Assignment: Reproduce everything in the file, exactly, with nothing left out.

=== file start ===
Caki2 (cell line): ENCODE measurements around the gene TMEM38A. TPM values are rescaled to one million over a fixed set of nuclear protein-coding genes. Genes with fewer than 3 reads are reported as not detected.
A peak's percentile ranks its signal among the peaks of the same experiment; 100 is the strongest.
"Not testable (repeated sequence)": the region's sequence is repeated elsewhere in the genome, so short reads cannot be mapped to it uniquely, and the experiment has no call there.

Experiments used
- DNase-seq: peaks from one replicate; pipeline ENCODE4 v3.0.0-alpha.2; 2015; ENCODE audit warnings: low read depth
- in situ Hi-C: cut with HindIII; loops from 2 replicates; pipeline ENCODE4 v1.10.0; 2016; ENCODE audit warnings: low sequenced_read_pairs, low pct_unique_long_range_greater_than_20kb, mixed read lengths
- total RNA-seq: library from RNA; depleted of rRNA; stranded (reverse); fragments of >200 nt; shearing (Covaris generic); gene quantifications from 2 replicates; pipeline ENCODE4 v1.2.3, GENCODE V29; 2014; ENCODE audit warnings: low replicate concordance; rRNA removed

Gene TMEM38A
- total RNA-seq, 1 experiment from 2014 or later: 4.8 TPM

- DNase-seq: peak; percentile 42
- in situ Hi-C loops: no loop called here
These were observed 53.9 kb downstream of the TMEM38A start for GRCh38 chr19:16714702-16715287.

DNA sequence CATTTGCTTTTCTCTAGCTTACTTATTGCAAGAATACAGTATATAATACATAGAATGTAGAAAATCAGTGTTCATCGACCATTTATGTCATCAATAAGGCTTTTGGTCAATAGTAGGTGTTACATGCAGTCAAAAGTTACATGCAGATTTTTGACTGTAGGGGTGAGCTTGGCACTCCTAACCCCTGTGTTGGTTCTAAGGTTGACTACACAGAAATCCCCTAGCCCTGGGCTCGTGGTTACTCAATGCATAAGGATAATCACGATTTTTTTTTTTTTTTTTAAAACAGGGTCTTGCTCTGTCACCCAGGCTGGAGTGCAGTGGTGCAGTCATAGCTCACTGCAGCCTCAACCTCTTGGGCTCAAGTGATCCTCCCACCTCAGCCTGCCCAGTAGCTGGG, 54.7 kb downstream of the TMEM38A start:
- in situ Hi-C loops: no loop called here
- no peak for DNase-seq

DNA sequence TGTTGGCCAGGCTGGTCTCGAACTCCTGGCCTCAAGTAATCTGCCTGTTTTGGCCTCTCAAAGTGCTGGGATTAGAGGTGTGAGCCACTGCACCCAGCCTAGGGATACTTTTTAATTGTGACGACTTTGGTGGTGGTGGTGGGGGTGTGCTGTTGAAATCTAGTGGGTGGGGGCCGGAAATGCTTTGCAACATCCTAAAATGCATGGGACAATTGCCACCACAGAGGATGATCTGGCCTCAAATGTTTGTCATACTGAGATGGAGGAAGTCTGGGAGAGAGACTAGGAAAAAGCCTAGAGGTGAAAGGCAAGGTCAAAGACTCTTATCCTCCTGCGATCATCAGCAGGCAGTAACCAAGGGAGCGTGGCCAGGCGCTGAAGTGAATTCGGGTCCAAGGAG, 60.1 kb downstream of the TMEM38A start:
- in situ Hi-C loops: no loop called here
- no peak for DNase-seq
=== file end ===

Caki2 (cell line): ENCODE measurements around the gene TMEM38A. TPM values are rescaled to one million over a fixed set of nuclear protein-coding genes. Genes with fewer than 3 reads are reported as not detected.
A peak's percentile ranks its signal among the peaks of the same experiment; 100 is the strongest.
"Not testable (repeated sequence)": the region's sequence is repeated elsewhere in the genome, so short reads cannot be mapped to it uniquely, and the experiment has no call there.

Experiments used
- DNase-seq: peaks from one replicate; pipeline ENCODE4 v3.0.0-alpha.2; 2015; ENCODE audit warnings: low read depth
- in situ Hi-C: cut with HindIII; loops from 2 replicates; pipeline ENCODE4 v1.10.0; 2016; ENCODE audit warnings: low sequenced_read_pairs, low pct_unique_long_range_greater_than_20kb, mixed read lengths
- total RNA-seq: library from RNA; depleted of rRNA; stranded (reverse); fragments of >200 nt; shearing (Covaris generic); gene quantifications from 2 replicates; pipeline ENCODE4 v1.2.3, GENCODE V29; 2014; ENCODE audit warnings: low replicate concordance; rRNA removed

Gene TMEM38A
- total RNA-seq, 1 experiment from 2014 or later: 4.8 TPM

- DNase-seq: peak; percentile 42
- in situ Hi-C loops: no loop called here
These were observed 53.9 kb downstream of the TMEM38A start for GRCh38 chr19:16714702-16715287.

DNA sequence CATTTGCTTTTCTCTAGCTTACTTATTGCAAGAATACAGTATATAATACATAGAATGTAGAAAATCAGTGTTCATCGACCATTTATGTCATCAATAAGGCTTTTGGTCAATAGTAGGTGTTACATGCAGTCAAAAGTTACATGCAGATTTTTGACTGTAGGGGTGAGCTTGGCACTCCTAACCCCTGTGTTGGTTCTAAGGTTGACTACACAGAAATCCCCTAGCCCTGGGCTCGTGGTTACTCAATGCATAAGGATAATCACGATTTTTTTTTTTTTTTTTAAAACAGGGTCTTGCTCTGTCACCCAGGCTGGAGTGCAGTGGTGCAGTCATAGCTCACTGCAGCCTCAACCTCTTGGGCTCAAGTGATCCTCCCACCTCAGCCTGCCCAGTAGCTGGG, 54.7 kb downstream of the TMEM38A start:
- in situ Hi-C loops: no loop called here
- no peak for DNase-seq

DNA sequence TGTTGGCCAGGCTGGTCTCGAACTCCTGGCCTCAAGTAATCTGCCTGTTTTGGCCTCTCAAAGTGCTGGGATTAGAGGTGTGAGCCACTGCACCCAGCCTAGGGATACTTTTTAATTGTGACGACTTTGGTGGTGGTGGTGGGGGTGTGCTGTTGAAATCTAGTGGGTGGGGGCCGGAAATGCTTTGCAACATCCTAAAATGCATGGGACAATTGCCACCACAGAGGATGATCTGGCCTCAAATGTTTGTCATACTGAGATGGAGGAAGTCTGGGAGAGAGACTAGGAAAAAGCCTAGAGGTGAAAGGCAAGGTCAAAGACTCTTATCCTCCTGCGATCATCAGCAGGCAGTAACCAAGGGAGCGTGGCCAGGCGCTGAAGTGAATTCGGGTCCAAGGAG, 60.1 kb downstream of the TMEM38A start:
- in situ Hi-C loops: no loop called here
- no peak for DNase-seq